Auntie Doris, Mum and I at my 21st garden party

Also at my 21st birthday party was the couple who, had something happened to my parents before I reached that milestone, would have been my legal guardians.  They were fellow Scots and my father and Uncle Jock had much in common.  I remember Auntie Ella as the gentlest, sweetest soul I have ever met.  She had wonderful rings which I constantly admired.  With hindsight, I think she had always wanted a daughter.  They had had only one child – a son.  Auntie Ella, thanks to rheumatic fever, had a bad heart so one child was a miracle.

Auntie Ella and Uncle Jock at my 21st birthday garden party. That’s my dad lurking behind my right shoulder.

She allowed me to play with her hair.  Something my mother never permitted.  Ella’s hair was naturally wavy, and when I started playing with her hair, was developing a white wing above the widow’s peak on her forehead.  When she died, in 1991, she left me the garnet gypsy ring I had admired most.  The Husband who, sadly met neither of them, chose it as his wedding ring.  Our home has a number of special things that came from their home and which help them to stay in my head and heart.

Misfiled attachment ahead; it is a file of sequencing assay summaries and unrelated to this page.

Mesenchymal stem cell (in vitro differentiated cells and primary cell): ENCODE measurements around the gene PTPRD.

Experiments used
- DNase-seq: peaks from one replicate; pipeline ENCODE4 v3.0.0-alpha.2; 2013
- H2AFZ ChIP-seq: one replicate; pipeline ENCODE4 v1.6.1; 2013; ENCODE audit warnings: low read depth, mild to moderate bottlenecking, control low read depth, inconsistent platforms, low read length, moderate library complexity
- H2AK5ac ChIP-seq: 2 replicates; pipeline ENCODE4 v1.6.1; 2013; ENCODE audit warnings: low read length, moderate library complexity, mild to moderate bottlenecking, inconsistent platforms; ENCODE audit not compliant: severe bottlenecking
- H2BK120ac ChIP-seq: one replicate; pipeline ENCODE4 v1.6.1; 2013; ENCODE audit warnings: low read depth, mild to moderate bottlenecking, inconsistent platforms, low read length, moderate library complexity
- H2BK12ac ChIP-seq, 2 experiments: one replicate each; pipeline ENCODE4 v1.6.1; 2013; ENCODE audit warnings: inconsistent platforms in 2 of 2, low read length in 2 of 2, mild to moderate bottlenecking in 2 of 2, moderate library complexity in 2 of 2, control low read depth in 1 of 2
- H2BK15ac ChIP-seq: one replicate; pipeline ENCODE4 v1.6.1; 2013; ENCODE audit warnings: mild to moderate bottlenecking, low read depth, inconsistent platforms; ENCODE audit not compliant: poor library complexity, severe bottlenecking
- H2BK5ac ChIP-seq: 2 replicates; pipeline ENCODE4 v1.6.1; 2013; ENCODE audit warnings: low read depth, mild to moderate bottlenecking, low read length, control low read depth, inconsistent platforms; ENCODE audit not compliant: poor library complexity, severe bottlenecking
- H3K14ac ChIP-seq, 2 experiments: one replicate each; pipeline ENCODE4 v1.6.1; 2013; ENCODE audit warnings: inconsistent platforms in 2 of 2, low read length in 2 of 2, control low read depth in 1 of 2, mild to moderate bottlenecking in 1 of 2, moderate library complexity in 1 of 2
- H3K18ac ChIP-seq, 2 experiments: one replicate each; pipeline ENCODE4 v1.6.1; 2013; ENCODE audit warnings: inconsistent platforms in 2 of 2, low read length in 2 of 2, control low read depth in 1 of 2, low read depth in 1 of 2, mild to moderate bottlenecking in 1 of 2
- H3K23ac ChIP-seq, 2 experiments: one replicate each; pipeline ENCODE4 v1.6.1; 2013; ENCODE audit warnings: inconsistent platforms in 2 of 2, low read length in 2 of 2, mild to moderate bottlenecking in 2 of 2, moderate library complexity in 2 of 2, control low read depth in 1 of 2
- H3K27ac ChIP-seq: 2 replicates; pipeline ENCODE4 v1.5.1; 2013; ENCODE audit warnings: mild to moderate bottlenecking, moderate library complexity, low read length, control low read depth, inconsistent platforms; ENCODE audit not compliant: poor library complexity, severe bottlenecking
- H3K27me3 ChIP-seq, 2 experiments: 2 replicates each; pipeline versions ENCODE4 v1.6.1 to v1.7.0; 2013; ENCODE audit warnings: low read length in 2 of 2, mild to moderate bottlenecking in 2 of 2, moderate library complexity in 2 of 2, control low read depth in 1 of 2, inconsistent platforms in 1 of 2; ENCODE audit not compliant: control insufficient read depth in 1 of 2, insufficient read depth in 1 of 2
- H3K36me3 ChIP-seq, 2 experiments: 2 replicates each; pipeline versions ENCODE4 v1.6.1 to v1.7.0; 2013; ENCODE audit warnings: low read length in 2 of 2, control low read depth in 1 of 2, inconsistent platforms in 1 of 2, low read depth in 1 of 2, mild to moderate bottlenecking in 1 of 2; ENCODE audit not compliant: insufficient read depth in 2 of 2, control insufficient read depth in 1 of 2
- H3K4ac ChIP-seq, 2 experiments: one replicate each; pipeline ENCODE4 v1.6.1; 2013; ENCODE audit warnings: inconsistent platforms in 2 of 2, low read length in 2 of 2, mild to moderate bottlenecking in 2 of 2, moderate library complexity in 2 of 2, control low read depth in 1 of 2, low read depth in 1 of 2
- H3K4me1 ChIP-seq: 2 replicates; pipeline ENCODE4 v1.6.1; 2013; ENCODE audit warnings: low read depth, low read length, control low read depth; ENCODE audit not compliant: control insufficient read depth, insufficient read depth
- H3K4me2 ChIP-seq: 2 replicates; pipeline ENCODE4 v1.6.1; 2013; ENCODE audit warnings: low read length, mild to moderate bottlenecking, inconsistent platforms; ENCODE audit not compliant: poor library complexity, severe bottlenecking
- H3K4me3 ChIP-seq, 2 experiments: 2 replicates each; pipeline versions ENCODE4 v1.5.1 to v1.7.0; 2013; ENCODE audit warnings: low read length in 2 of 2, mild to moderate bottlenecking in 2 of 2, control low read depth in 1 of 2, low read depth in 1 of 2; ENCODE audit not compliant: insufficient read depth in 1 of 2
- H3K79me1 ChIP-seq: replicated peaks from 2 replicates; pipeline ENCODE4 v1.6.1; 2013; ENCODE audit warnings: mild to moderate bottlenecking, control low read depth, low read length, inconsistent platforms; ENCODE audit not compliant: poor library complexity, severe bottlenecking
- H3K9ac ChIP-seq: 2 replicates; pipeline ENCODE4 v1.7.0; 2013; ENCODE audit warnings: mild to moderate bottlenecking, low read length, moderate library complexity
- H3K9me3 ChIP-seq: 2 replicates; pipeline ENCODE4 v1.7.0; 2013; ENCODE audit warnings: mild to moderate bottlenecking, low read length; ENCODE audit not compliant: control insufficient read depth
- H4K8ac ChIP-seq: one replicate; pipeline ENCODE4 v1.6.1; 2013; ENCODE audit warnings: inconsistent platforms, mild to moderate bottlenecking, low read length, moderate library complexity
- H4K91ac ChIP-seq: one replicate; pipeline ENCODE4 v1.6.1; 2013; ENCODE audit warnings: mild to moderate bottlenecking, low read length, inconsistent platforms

Party people

All four of those people loved a party.  They loved dancing.  Ella couldn’t but she played a mean piano and Jock drummed – on a cake tin with knitting needles if there wasn’t a drum available.  They shamed my parents on to the dance floor for years.  Both Auntie Ella and Auntie Doris gave this pre-teen more than one dancing lesson.  They taught me the twist and the jive – pointing one’s toe, and wiggling the hips…  Somewhere, there is was a photograph of this eleven year old dancing with Uncle Jock at a wedding.  It’s still in my mind’s eye, my lemon yellow, large polka dot, long frock and my hair in pigtails and ribbons…

The mentors and friends